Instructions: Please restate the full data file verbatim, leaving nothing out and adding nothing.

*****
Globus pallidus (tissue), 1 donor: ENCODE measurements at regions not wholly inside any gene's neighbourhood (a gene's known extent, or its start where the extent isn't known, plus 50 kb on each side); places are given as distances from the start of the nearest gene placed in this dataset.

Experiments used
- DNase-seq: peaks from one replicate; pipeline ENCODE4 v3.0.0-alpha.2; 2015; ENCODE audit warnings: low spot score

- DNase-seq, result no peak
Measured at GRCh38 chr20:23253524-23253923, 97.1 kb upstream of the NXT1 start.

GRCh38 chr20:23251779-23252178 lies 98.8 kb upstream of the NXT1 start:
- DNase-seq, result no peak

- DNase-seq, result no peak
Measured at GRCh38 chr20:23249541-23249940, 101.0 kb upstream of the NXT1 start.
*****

Globus pallidus (tissue), 1 donor: ENCODE measurements at regions not wholly inside any gene's neighbourhood (a gene's known extent, or its start where the extent isn't known, plus 50 kb on each side); places are given as distances from the start of the nearest gene placed in this dataset.

Experiments used
- DNase-seq: peaks from one replicate; pipeline ENCODE4 v3.0.0-alpha.2; 2015; ENCODE audit warnings: low spot score

- DNase-seq, result no peak
Measured at GRCh38 chr20:23253524-23253923, 97.1 kb upstream of the NXT1 start.

GRCh38 chr20:23251779-23252178 lies 98.8 kb upstream of the NXT1 start:
- DNase-seq, result no peak

- DNase-seq, result no peak
Measured at GRCh38 chr20:23249541-23249940, 101.0 kb upstream of the NXT1 start.